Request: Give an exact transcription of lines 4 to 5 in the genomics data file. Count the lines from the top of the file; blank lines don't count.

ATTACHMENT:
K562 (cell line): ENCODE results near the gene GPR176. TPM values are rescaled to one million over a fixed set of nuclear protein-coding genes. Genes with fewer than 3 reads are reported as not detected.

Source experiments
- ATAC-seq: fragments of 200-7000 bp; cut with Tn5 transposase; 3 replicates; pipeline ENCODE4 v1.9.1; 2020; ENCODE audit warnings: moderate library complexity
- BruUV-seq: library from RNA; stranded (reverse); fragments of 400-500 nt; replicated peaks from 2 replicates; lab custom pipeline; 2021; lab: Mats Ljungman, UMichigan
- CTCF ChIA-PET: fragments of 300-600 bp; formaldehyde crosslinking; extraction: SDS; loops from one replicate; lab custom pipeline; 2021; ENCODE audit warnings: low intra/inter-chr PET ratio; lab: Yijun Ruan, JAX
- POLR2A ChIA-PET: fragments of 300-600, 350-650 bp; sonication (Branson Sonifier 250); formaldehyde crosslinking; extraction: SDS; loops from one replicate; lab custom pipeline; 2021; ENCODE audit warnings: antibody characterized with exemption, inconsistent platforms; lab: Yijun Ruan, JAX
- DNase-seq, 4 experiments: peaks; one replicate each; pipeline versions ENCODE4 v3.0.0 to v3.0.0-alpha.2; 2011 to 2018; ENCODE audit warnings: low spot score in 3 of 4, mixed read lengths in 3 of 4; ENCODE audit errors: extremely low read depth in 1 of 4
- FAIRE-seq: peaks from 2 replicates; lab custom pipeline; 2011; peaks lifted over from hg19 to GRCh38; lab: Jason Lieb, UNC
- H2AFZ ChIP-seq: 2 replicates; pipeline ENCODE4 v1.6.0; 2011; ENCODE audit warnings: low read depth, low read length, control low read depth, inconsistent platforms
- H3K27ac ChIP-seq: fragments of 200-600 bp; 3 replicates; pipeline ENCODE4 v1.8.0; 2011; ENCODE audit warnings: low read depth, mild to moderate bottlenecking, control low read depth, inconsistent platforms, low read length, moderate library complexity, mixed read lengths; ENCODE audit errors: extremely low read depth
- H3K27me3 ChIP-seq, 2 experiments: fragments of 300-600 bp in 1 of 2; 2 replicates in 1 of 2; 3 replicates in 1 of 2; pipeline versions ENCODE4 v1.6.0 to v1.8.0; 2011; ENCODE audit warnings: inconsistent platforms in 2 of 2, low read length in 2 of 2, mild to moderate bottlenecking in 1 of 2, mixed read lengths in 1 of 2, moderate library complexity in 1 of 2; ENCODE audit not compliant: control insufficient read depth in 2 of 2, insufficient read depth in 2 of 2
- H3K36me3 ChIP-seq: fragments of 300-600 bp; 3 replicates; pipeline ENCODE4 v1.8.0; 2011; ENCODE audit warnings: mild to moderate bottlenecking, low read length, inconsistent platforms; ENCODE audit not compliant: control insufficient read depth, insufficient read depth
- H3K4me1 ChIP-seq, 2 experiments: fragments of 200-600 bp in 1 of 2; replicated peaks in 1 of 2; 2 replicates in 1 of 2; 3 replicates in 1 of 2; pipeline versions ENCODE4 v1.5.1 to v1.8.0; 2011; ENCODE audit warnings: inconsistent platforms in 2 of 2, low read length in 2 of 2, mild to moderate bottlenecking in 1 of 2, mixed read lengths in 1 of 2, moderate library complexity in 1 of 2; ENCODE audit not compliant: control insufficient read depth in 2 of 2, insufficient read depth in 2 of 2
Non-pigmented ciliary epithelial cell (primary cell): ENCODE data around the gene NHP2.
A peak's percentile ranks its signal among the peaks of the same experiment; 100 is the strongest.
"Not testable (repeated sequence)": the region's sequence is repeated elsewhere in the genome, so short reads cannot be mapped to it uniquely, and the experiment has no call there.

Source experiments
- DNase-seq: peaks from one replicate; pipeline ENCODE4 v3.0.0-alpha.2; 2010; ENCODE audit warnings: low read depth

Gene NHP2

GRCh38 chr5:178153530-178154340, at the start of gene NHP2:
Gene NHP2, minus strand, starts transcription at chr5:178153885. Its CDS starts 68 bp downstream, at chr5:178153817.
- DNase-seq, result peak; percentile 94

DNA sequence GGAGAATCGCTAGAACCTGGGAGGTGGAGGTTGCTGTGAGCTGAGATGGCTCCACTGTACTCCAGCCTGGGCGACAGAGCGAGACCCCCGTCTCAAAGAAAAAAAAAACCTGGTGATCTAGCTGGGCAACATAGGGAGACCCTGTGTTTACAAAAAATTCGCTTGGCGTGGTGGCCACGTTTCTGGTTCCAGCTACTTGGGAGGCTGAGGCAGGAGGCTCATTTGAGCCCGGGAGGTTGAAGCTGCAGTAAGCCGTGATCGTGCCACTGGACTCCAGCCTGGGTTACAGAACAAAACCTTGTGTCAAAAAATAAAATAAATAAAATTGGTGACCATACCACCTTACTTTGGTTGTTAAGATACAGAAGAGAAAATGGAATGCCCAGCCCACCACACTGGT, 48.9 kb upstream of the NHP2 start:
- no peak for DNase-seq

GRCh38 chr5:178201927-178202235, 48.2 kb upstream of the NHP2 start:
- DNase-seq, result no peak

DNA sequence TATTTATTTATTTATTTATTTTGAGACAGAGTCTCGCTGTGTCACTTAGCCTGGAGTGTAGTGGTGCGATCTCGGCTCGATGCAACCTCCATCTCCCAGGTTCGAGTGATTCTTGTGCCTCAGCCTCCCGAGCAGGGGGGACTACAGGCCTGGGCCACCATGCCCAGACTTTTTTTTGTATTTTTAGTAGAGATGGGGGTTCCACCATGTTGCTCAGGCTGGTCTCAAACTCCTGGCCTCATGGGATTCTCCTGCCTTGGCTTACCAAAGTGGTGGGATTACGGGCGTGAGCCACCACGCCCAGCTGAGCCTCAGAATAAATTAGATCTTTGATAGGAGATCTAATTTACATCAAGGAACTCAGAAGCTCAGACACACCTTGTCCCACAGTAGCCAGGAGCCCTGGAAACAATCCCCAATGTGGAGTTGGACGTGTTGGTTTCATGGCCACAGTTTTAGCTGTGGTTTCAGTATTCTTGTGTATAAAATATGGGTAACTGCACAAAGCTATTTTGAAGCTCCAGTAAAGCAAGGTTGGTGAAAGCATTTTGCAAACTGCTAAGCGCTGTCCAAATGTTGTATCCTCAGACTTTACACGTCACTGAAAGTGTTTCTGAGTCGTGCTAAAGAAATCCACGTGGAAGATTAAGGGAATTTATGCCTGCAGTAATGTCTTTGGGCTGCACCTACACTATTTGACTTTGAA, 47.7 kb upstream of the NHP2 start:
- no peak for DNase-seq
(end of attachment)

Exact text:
- BruUV-seq: library from RNA; stranded (reverse); fragments of 400-500 nt; replicated peaks from 2 replicates; lab custom pipeline; 2021; lab: Mats Ljungman, UMichigan
- CTCF ChIA-PET: fragments of 300-600 bp; formaldehyde crosslinking; extraction: SDS; loops from one replicate; lab custom pipeline; 2021; ENCODE audit warnings: low intra/inter-chr PET ratio; lab: Yijun Ruan, JAX